If your company has experienced cash flow issues, you may have thought about using different types of alternative finance. Nevertheless, invoice factoring is a special service that differs significantly from other forms of cash flow financing. Here are a few of the often asked questions concerning factoring companies.
A factoring business specializes in invoice factoring or buying unpaid bills from companies with slow-paying clients who want to increase cash flow. Instead of waiting 30 to 90 days for a consumer to pay, a business can access cash flow instantly after submitting an invoice.
After buying a company’s invoices, they start taking payments directly from the company’s clients. These are also called invoice funding companies.
Not all factoring businesses are the same. In actuality, many concentrates on particular businesses, such as staffing, construction, or trucking. Although some banks provide factoring services, independent providers make up the vast majority of the industry.
When a company factors its invoices, the factor (or factoring company) gives the company an advance of up to 90% of the invoice value. The factor will give the business the remaining 10% after receiving the complete payment from the end consumer, less a factoring fee.
Depending on a number of variables, including the age of the invoice, that cost normally ranges between 1 and 5 percent. Factoring is the purchase of assets, not a loan (i.e. your invoices).
There are various ways that factoring is practiced by invoice funding companies. There are the so-called transportation factoring, and small business invoice factoring, and even freight capital factoring.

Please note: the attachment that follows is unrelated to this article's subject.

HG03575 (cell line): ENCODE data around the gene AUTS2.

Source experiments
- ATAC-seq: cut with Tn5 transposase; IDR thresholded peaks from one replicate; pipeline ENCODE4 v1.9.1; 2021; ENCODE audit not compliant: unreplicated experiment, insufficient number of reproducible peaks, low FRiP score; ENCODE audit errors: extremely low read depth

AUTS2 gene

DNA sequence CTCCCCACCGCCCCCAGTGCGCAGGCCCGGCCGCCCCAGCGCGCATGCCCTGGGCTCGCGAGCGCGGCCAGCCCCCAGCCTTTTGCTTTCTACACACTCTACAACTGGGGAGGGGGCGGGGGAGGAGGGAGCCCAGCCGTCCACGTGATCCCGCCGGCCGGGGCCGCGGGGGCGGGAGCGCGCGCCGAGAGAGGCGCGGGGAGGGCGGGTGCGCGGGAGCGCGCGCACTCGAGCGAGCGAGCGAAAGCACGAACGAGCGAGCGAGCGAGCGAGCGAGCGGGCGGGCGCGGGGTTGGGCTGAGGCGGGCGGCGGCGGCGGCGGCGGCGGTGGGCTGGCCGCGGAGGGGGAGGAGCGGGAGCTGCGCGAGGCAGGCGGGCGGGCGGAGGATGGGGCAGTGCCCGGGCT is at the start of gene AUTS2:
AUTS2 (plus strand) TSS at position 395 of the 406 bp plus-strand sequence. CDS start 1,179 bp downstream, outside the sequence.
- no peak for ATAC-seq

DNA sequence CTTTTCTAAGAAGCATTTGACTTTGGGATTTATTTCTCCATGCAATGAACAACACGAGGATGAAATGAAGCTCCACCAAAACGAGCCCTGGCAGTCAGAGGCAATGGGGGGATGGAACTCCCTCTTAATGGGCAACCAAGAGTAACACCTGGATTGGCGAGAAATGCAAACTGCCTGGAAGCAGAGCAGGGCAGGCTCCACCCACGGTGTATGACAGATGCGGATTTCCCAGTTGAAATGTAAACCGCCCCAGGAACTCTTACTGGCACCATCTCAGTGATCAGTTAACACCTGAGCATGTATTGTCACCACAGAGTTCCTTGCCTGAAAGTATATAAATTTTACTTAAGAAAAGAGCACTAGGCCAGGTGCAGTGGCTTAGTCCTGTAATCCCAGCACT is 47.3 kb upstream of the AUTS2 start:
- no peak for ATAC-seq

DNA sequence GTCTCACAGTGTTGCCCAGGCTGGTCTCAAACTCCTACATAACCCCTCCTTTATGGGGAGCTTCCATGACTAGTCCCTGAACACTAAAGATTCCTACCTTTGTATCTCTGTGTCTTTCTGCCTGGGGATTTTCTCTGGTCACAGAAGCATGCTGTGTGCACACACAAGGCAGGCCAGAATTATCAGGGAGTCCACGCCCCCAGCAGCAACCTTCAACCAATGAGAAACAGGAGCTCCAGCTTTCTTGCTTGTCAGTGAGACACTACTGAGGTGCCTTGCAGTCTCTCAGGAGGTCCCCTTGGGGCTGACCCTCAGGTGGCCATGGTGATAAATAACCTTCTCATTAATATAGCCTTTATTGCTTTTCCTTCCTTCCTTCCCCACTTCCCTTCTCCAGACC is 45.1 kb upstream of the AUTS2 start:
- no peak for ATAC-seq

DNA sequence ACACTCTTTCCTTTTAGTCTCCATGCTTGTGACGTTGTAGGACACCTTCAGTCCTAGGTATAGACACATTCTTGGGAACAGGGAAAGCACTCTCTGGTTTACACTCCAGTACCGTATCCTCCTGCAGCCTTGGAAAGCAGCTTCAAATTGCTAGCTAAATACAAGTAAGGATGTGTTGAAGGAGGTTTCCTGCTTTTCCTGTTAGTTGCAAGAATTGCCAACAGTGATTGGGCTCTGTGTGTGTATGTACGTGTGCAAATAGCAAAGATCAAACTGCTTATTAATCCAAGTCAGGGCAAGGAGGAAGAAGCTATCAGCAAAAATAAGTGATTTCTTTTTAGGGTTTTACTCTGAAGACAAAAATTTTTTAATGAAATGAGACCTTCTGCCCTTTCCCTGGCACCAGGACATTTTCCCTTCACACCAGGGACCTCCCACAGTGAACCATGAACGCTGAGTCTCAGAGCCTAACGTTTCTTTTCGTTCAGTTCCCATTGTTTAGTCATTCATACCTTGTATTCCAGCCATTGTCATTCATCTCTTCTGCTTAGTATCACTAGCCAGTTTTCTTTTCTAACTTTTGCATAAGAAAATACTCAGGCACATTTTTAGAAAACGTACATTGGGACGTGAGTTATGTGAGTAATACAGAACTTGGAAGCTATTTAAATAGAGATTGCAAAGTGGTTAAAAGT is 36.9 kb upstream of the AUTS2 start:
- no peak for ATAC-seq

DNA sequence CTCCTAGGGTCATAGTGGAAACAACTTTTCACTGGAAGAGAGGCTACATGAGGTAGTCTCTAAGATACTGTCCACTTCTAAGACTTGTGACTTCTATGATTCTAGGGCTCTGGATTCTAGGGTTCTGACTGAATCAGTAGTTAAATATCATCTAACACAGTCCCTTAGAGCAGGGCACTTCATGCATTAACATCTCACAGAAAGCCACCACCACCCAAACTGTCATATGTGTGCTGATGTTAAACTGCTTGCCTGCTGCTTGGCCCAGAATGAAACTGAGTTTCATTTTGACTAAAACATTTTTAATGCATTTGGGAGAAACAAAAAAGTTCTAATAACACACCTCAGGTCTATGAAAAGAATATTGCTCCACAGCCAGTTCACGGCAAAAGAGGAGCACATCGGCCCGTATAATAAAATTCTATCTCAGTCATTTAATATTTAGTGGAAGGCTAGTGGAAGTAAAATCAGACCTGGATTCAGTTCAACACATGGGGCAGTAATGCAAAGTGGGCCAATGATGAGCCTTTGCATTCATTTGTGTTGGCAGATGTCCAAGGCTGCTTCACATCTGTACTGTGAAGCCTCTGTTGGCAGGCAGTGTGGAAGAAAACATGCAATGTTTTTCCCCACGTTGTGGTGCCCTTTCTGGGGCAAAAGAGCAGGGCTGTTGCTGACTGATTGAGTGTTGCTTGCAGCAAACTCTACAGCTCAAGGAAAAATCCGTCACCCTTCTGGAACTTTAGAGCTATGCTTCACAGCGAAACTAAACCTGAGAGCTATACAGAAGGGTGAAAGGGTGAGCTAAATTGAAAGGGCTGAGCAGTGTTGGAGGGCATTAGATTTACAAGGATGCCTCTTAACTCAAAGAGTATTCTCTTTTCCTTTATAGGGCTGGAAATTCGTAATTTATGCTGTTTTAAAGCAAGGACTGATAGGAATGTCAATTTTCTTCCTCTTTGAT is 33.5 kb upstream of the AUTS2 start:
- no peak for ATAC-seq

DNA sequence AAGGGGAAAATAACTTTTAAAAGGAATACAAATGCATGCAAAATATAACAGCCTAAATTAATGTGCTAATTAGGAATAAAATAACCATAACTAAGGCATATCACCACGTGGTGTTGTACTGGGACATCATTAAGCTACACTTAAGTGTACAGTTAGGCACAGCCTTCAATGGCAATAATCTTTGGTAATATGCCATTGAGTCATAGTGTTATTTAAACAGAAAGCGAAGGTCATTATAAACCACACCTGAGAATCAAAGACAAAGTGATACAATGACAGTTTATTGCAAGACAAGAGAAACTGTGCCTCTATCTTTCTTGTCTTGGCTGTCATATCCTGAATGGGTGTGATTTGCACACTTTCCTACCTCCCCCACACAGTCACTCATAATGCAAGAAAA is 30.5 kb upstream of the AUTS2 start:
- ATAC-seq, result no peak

Economies of scale are a factor for factoring companies, just like they are for most businesses. Since many of the expenses involved in starting and keeping a factoring connection are fixed in nature, a factoring client’s charges will decrease as they use the line more frequently.
Longer payment durations result in higher fees from factoring providers (i.e. 60-90 days). This is so they can advance your company cash over a longer length of time, which is valuable to the factor.
The invoices you are factoring in will be paid by your clients. The factoring firm will therefore want to make sure that your consumers are worth their money. Lower factoring fees will be the outcome of better credit and vice versa.
Avoid invoice funding companies if you don’t feel confident working with it. Are they sneaking extra costs (such as unused line fees, renewal fees, and monthly minimums) into your factoring contract? Do you worry that they won’t properly represent your company when pursuing unpaid debts from your clients? Do they frequently receive unfavorable online reviews? When selling your receivables, you should steer clear of companies like these.
These are some of the basic things you need to know about factoring.